Editors Talk Poetry Acceptances: Talin Tahajian, Adroit Journal

As a platform for emerging poets, our mission is to provide practical help for serious writers. The community lifts itself up together or not at all. In that light, we’ve been asking some great editors from around the literary community for their frank thoughts on why poems may get accepted/rejected from their own slush pile of submissions, and what poets can do to better their chances. Today, we’re speaking with Talin Tahajian, Poetry Editor of The Adroit Journal.


From a craft standpoint, what causes you to accept a poem?

Talin Tahajian: I’m interested in work thaknows what it’s trying to do—or, rather, perhaps, I want the poem’s own logics and syntaxes to know themselves, infinitely and indefinitely. This is how a poem can be, simultaneously, “tight” and capacious, rolling, sprawling. It’s not a perfecting machination, but a trust-building one. When a poem’s got it, it’s got it, clearly, and when it doesn’t, it can be difficult—though, sometimes, thrilling!—to sift through the rosy water—

What advice do you have for new poets who are submitting work?

Talin Tahajian: Writing the cover letter should be an exercise in minimalism. Choose an nonabrasive font. Be gracious, always. Also, Duotope!


If there were one craft technique that you wish poets would focus on, what would it be?

Talin Tahajian: Not strictly craft-related, as all of the many and various crafts of the world are omnipotent in the hands of their makers, but just to listen to the sounds of your work. Read your work aloud, and let the sonic object hang in the room. Make sure that it’s doing whatever you want it to be doing. And then—rigorously—ask each phrase a challenging question—What are you? Are you real? Are you true? It’s okay if they aren’t. But make sure that they are fully complicit, and even invitatory, in/of their acts of deception.


How many rejections have you faced and how do you deal with them?

Talin Tahajian: To date, according to Duotrope, I’ve received 1,018 rejections—and that doesn’t even count some non-publication-oriented awards, internal contests, and other obscure kinds of submissions that Duotrope doesn’t list or track. After the first few, they’ll begin to feel normal, even good—anything that breaks the long drawl of the “pending” packet. I’ll reiterate that old, beating record and promise.that everyone gets rejected, and they get rejected much more frequently than they receive acceptances.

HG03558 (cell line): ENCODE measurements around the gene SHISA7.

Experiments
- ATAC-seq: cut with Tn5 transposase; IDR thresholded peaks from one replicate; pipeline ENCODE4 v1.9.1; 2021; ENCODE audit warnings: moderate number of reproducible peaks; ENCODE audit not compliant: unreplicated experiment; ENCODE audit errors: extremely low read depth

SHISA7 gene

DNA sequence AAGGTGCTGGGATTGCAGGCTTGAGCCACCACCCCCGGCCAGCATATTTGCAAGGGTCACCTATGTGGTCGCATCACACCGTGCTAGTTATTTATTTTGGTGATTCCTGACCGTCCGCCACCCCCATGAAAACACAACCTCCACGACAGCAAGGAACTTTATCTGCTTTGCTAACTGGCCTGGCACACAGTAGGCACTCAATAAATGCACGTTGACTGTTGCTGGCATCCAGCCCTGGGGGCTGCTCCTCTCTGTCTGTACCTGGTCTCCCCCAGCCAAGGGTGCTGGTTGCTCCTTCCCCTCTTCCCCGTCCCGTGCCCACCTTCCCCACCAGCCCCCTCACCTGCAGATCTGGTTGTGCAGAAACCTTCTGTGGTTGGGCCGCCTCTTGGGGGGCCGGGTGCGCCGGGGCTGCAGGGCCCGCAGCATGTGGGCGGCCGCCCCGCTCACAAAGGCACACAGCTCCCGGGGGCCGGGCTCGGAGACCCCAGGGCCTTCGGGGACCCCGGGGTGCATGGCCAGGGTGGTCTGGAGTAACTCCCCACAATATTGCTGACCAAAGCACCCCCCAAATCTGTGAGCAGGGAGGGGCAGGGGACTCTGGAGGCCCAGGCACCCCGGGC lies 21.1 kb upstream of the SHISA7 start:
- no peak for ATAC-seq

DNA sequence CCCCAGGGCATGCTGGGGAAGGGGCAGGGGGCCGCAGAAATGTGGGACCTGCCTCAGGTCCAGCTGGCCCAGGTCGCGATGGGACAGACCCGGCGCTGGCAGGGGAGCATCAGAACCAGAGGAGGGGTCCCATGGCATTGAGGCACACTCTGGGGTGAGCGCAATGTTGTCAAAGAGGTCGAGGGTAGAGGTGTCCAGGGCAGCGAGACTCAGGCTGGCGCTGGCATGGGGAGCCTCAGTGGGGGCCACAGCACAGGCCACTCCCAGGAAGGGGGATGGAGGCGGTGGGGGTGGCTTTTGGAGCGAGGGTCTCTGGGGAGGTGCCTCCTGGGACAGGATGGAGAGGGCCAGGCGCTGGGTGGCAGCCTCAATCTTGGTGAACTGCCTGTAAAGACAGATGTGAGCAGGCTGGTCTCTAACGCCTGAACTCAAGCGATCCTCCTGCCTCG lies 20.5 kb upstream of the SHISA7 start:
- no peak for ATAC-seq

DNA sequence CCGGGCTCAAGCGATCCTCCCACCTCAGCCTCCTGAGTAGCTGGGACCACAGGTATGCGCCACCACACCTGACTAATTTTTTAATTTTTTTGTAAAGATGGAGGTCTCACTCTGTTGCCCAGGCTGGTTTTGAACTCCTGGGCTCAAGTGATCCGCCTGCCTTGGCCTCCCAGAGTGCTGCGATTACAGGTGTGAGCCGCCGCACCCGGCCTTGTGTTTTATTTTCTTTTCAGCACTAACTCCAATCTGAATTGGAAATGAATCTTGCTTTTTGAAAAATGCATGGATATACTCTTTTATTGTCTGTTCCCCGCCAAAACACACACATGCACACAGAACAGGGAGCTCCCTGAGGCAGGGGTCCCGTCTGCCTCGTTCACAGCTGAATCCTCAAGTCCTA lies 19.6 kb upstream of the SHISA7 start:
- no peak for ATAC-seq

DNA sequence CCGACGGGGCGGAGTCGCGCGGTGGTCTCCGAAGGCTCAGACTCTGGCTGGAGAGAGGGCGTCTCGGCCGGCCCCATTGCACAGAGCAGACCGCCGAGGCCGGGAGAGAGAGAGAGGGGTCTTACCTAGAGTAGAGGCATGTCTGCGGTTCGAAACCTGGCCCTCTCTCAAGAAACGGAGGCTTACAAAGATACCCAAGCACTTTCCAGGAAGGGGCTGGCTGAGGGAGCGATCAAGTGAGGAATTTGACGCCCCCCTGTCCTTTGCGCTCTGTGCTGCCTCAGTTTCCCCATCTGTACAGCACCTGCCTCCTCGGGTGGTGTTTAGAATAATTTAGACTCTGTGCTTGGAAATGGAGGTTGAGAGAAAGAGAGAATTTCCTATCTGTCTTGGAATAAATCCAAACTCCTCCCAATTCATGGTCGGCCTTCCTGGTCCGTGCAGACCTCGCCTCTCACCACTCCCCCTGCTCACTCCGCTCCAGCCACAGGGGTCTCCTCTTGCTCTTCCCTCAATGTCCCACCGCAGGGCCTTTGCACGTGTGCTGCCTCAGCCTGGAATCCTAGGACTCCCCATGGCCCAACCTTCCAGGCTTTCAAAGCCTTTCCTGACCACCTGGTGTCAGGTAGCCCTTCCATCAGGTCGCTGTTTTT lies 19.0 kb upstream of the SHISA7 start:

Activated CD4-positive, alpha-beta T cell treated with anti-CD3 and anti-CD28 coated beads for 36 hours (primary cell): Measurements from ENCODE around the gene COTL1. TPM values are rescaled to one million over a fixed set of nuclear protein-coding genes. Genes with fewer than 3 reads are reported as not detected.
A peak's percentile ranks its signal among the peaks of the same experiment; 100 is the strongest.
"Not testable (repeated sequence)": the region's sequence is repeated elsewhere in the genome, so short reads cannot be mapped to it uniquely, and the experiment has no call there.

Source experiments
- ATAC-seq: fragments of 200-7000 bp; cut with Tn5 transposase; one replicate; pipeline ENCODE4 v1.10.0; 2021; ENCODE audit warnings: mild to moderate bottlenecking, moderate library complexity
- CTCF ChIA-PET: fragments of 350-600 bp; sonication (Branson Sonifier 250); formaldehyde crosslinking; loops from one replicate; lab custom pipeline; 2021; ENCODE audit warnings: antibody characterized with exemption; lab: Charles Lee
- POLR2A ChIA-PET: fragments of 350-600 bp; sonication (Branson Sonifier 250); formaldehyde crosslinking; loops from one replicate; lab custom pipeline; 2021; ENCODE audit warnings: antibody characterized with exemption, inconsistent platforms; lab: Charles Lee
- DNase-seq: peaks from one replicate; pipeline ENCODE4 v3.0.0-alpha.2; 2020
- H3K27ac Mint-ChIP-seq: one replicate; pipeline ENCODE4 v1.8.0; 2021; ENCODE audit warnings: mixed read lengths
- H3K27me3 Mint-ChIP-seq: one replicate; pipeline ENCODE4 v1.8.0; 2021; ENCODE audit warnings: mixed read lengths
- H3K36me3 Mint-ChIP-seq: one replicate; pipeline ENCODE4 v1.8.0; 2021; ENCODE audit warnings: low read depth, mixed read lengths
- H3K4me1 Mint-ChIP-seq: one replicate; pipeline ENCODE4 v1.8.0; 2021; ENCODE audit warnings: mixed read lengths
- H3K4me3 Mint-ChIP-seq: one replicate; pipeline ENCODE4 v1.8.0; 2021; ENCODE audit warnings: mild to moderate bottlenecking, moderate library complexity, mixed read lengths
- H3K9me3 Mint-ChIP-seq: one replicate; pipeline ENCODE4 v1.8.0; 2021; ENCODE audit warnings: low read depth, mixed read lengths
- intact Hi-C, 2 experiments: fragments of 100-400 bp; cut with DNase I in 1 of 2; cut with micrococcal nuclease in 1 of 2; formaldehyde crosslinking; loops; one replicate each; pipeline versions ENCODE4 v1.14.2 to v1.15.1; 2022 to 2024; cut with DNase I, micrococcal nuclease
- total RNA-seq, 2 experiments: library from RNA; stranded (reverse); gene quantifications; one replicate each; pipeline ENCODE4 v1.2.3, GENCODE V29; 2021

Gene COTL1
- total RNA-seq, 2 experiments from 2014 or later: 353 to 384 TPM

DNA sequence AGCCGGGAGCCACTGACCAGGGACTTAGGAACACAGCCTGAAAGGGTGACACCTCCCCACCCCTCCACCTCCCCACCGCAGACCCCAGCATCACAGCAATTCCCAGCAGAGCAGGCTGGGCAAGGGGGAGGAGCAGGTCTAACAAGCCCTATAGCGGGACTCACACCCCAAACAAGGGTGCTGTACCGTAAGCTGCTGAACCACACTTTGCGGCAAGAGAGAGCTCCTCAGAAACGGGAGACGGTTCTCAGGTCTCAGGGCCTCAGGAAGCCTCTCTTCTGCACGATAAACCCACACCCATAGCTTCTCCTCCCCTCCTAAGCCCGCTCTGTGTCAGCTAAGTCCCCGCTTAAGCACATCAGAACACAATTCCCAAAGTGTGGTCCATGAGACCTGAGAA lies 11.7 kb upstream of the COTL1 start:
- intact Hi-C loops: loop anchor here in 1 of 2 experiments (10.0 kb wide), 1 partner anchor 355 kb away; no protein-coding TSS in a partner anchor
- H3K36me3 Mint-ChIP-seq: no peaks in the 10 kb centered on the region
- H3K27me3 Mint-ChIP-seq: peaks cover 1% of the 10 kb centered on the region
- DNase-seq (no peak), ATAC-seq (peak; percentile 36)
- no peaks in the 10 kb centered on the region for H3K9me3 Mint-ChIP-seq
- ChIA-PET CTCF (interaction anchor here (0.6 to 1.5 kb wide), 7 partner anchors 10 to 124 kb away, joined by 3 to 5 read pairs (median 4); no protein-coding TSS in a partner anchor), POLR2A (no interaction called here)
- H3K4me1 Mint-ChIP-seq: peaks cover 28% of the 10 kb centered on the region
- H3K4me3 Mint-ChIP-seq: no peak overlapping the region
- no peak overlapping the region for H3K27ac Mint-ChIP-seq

What’s the process of finding poems to share on The Adroit Journal?

Talin Tahajian: Be clean, be dirty, be gorgeous—we don’t care—or, we do care, but we don’t care which. Our staff does gravitate, generally, toward the heavily imagistic, and it always has—poems that excavate the contours of the contemporary lyric—though, importantly, not always. If you’re interested in glancing at the kind of work we tend to publish, check out a recent issue—they’re all permanently archived online. Alternatively, don’t—just send us your strongest, most urgent and sweeping work—I’ve really been loving some of the longer poems that we’ve been publishing in the past year. And, all that being said, we do not privilege any set forms or styles, especially as the journal has grown. All the time, I surprise myself behind the docket. So, whatever the work is, don’t be afraid to have faith in it.


What book of poetry / craft would you always recommend to new poets?

Talin Tahajian: Mary Ruefle, Madness, Rack, and Honey: Collected Lectures (Wave Books, 2012). But, more, and most, importantly: check the shelves of your local used bookstore for a copy of The Norton Anthology of Poetry (any edition) and flip through it—begin to notice what kind of work, loosely defined, catches your eye—then, whatever that spark is, or might be, write into it—write toward it—



Talin Tahajian grew up near Boston. Her poetry has appeared in the Kenyon Review OnlineIndiana ReviewBlack Warrior Review, the Rumpus, the Iowa Review OnlineSixth Finch, BirdfeastPassages NorthColumbia Poetry ReviewBest New Poets 2014 & 2016Salt Hill JournalWashington Square Review, and elsewhere. She’s the author of two chapbooks, The smallest thing on Earth (Bloom Books, 2018) and Start with dead things (Midnight City Books, 2015), a split chapbook with Joshua Young. Her other chapbook, Movie Star with Rainbow Snow Cone, was a finalist in the Fall 2014 Black River Chapbook Competition and the 2015 Button Poetry Chapbook Contest. She edits poetry for the Adroit Journal and Big Lucksand co-edited Poets on Growth (Math Paper Press, 2015) with her trusty sidekick, Peter LaBerge. Recently, she graduated from the University of Cambridge (UK), where she studied English literature at Sidney Sussex College (m. 2014). She is currently an MFA candidate in poetry at the University of Michigan’s Helen Zell Writers’ Program.

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